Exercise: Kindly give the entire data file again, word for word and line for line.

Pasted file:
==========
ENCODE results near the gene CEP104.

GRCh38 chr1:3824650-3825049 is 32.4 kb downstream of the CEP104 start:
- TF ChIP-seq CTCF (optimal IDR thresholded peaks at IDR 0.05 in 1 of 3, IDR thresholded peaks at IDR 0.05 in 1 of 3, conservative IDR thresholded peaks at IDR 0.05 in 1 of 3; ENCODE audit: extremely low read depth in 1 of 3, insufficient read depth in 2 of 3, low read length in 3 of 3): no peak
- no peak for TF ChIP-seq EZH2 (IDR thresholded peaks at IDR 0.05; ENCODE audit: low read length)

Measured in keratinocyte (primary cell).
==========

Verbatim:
ENCODE results near the gene CEP104.

GRCh38 chr1:3824650-3825049 is 32.4 kb downstream of the CEP104 start:
- TF ChIP-seq CTCF (optimal IDR thresholded peaks at IDR 0.05 in 1 of 3, IDR thresholded peaks at IDR 0.05 in 1 of 3, conservative IDR thresholded peaks at IDR 0.05 in 1 of 3; ENCODE audit: extremely low read depth in 1 of 3, insufficient read depth in 2 of 3, low read length in 3 of 3): no peak
- no peak for TF ChIP-seq EZH2 (IDR thresholded peaks at IDR 0.05; ENCODE audit: low read length)

Measured in keratinocyte (primary cell).